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VDC headed out to Las Vegas last week to grab a seat at SAP’s annual developer conference, TechED 2017. SAP held the conference in the massive Palazzo convention center, with the focus of the conference centered on SAP platform developer education and outreach.
CTO Bjoern Boerke kicked off the conference with a Star Trek themed keynote, introducing his crew of speakers in the classic attire of the USS Enterprise. Bjoern states that a small team at SAP chose the theme to convey the bold move to “boldly go where no man has gone before” and lay the foundation for today’s SAP Cloud Platform.
The major keynote announcements included:
In addition, the keynote featured some compelling demos of quick, drag-and-drop cloud application development using the newly launched SDKs, APIs, and business services. The keynote message was clear: it may be uncomfortable for some legacy customers, but the future is cloud, and the future is here, so it’s time to get on board and hit warp speed on migration to this new technology and way of doing business.
Throughout the next two days we discussed everything IoT with SAP business leaders:
To name a few.
A number of key points emerged:
Leonardo is SAP’s brand for innovation. Any final conceptions of Leonardo as SAP’s IoT (and nothing else) brand were swept away in conversations over the week. New Machine Learning initiatives, blockchain, even mentions of quantum computing – they all fall under the Leonardo division, which is more of a consulting and design service than a strict vendor of technology. SAP understands that ideation, creative problem solving, and extremely close customer connections will be key for pushing the adoption of these often misunderstood technologies that many in the enterprise or legacy world might roll their eyes at. Accordingly, the skill set of a typical Leonardo “innovation” leader is a pragmatic mix of technology and business acumen, often with a strong vertical focus.
SAP can make a huge impact in the “humanitarian IoT”. Tony Han introduced me to this novel concept while discussing some of SAP’s untapped opportunities. Rather than commercial or consumer grade IoT, which drew initial investment due to heavy asset cost optimization potential, an ERP and logistics resource provider such as SAP is perfectly positioned to improve the quality of emergency and humanitarian supply chains. As recent natural disasters in Puerto Rico, Mexico, Florida, and other localities have demonstrated, there is always the opportunity to improve disaster response and public aid. SAP is positioned at the perfect junction to enable the digital side of “humanitarian IoT” overhaul. To this end SAP has partnered with the Institute of International Education, the Wikimedia Foundation, and NetHope, and we are eager to see how these companies apply SAP technology and expertise to the non-profit and humanitarian space.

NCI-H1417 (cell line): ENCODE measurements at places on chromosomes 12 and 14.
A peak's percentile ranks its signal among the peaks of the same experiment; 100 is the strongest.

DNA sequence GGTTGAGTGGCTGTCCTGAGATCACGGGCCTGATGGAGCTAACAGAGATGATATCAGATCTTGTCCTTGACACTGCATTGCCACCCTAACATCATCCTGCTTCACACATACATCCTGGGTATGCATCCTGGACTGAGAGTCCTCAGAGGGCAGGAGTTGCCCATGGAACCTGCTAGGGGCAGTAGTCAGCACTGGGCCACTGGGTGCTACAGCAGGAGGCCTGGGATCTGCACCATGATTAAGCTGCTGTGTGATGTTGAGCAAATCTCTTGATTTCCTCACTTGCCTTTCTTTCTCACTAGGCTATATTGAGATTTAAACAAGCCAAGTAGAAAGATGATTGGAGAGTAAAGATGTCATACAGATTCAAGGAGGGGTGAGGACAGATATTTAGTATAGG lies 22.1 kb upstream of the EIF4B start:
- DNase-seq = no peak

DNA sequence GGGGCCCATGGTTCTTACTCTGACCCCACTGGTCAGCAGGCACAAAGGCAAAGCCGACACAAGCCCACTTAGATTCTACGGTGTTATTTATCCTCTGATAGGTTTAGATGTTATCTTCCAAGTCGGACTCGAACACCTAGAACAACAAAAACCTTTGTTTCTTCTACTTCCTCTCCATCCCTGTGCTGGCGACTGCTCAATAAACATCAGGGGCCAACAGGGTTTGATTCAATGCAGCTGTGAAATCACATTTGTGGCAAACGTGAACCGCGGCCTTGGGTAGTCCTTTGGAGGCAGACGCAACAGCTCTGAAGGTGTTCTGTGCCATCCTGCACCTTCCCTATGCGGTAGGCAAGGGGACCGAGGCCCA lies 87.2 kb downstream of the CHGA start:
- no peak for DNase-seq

PARTNERSHIPS – no holding back. The name of the game in IoT platforms is “co-opetition”. Companies have approached the blurring of partnership lines differently, especially when it comes to integration with the leading IaaS providers. Some IoT platform vendors have been reticent to add multi-cloud support, wanting to control and monetize all levels of the cloud stack, including the data center. SAP is all in on empowering developers to use competitors/partners AWS, Azure, and GCP to run SAP workloads, which we believe is a pragmatic and smart choice. IaaS and the cloud are already losing their differentiation – better to focus on higher levels of the software and application stack where SAP can add much more value, than to alienate customers who may want to test the waters with other cloud vendor leaders.
SAP’s future lies in closing the enterprise gap. Juergen Mueller made a few key points about the technology used in state of the art research labs, B2C businesses, and finally, B2B business. The technical standard in each market is currently miles apart – while state of the art researchers are busy tinkering with Kubernetes and TensorFlow, B2B engineers are still focused on maintaining on-premise ECC packages from 2005. Education and migration of legacy customers will be key to SAP’s success, and the SAP executive team has spent countless hours designing and crafting a migration path to help customers overcome the various migration hurdles.
Overall, at SAP TechED, the company recommitted itself to its goal of digital transformation, and showed off an impressive roadmap for cloud technologies to bring its customers along for the ride. We look forward to following the company’s IoT and machine learning progress in the near future.
View the 2017 IoT & Embedded Technology Research Outline to learn more.